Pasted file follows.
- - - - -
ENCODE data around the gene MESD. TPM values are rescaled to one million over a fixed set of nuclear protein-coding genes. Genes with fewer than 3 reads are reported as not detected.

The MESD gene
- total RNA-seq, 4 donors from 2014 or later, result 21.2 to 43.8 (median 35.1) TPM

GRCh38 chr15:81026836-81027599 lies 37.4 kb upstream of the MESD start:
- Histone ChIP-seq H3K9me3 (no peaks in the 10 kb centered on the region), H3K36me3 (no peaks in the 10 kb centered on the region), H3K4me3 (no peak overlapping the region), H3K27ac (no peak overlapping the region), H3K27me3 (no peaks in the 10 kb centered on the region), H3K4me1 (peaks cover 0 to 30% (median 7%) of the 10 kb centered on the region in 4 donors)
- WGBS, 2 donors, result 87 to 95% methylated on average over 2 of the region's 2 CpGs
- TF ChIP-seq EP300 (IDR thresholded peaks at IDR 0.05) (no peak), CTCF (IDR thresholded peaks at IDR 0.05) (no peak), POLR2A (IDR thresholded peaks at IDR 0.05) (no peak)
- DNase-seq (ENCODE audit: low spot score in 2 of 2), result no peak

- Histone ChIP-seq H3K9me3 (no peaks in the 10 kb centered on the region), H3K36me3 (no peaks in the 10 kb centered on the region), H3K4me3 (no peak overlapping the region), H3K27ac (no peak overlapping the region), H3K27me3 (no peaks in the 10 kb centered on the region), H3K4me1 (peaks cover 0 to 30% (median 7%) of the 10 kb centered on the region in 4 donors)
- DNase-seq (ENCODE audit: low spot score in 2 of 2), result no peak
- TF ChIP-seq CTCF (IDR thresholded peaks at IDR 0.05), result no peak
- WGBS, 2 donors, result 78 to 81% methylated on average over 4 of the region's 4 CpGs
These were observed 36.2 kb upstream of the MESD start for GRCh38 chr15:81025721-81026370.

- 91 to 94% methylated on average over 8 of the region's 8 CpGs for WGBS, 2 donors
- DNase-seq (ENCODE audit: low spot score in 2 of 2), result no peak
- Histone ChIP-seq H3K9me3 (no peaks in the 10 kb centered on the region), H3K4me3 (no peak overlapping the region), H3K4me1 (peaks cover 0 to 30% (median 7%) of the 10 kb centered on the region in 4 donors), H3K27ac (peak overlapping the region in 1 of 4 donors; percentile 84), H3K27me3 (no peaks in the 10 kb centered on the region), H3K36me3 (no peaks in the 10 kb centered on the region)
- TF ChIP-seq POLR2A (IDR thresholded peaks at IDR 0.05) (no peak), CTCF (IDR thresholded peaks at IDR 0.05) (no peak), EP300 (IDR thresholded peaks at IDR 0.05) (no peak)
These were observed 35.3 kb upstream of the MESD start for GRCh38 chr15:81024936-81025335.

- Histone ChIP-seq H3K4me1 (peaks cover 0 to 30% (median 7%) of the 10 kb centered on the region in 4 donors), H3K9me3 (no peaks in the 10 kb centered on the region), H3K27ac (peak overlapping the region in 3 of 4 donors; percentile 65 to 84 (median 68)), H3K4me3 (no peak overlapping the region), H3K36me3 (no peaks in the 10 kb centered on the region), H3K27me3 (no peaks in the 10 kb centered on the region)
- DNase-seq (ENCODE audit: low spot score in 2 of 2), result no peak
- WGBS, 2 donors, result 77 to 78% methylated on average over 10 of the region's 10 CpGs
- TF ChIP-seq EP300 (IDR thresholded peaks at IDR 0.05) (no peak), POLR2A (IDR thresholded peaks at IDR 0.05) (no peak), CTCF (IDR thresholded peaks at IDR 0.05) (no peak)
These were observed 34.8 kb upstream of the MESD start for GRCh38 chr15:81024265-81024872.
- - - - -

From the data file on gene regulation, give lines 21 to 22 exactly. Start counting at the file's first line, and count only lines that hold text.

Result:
- WGBS, 2 donors, result 77 to 78% methylated on average over 10 of the region's 10 CpGs
- TF ChIP-seq EP300 (IDR thresholded peaks at IDR 0.05) (no peak), POLR2A (IDR thresholded peaks at IDR 0.05) (no peak), CTCF (IDR thresholded peaks at IDR 0.05) (no peak)